The Cradle of Uncivilization
The victims of Saddam's atrocities tell their story in the new documentary, "WMD."
12:00 AM, Oct 27, 2004 • By ERIN MONTGOMERY
Next, viewers are hit hard with footage of the September 11 terrorist attacks on the World Trade Center and Pentagon, arguably the most graphic part of the film. There is no real segue from the segment on Saddam's victims to the story of those killed on 9/11, and could well be an attempt by Maaske to lead viewers to the (unfounded) conclusion that Saddam Hussein and the events of 9/11 are connected. Maaske also shares his disdain for the United Nations and its lack of support for the war in Iraq: "When I was in school, I thought the United Nations was a very noble concept, but now I realize that the U.N. is more like the TV game show Survivor. Each contestant pretends to be acting in the team's best interest while plotting to eliminate the stronger players in order to win the game for themselves."
Next, we get a little comic relief when filmmaker Evan Coyne Maloney confronts anti-war protesters on the street and quizzes them on their knowledge of the discourse surrounding the war. The answers to his questions surprise many of the peaceniks. "[Who said] 'Saddam Hussein has worked to rebuild his chemical and biological weapons stock, his missile-delivery capability, and his nuclear program. He has also given aid, comfort, and sanctuary to terrorists, including al Qaeda members. Is it (a) Hillary Clinton; is it (b) Dick Cheney, or is it (c) George W. Bush?'" (If you said, (a) Hillary Clinton, you're correct.)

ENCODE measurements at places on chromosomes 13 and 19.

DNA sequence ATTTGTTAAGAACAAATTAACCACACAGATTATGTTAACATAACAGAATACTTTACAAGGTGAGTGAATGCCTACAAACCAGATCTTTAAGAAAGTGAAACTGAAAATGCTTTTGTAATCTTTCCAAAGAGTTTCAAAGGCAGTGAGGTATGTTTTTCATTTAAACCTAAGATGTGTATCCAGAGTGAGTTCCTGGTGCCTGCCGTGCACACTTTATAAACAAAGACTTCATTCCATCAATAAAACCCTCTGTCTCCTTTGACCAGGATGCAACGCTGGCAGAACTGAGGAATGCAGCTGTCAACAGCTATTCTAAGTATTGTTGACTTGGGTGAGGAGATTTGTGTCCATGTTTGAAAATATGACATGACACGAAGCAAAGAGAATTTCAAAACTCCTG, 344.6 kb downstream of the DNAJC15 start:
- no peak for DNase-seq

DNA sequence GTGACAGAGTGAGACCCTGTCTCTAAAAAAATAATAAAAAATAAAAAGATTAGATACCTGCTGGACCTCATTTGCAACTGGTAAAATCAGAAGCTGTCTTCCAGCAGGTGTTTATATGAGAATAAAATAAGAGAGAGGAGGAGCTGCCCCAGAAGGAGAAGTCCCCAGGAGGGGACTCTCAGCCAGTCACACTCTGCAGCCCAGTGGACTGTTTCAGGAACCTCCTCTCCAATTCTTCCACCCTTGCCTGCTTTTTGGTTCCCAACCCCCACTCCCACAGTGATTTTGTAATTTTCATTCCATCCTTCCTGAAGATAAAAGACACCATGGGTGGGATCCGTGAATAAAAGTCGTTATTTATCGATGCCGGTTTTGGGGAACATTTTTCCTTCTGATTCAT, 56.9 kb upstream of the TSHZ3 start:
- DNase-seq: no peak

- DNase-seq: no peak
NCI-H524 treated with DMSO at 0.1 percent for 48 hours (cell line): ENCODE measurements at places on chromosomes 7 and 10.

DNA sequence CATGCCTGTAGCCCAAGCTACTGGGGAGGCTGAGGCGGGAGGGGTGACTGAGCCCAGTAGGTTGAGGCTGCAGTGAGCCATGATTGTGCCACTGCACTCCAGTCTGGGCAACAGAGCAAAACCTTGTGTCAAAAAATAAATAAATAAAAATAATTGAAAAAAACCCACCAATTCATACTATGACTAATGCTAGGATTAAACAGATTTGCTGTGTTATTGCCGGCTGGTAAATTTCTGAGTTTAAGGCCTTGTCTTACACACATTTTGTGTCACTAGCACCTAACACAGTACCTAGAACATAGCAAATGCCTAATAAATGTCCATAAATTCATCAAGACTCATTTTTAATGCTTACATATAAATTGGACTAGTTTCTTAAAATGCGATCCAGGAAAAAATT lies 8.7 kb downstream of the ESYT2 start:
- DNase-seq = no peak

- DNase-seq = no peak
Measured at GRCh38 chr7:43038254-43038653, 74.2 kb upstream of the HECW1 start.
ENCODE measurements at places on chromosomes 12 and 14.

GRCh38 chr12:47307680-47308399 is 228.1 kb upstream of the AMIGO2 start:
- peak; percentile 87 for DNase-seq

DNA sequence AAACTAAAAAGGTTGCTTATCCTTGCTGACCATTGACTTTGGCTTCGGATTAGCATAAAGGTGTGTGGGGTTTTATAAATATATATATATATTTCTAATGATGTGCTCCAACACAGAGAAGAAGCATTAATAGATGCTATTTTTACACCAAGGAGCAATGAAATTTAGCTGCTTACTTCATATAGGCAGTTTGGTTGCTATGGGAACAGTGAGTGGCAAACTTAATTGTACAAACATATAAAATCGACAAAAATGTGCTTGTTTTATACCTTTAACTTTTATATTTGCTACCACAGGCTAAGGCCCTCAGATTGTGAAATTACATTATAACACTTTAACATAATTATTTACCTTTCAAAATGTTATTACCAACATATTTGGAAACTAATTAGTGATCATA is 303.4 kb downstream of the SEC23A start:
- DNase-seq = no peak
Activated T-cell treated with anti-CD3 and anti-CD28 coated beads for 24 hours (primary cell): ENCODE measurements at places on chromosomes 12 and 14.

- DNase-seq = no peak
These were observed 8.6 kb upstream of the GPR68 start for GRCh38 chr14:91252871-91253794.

The film comes to an end with footage of a memorial service held on a high school football field in Exeter, California--Maaske's hometown. The service is being held in honor of Army Spc. Daniel Unger, a young man who was killed in Iraq while trying to protect civilian workers. Finally, the film closes with a lengthy list of the accomplishments the United States has made since the war began in 2003.
WMD is a compelling visual argument for the war in Iraq, but it's also a real hodgepodge of information (it starts out with an account of life in ancient Mesopotamia and ends with an American hometown hero's funeral), which could be confusing for some viewers. The film--if it doesn't convince viewers that the war in Iraq is indeed "worth it"--will at least remind viewers of the horrendous effects of Saddam's reign of terror, and that his reign is over because of the United States.
Erin Montgomery is an editorial assistant at The Weekly Standard.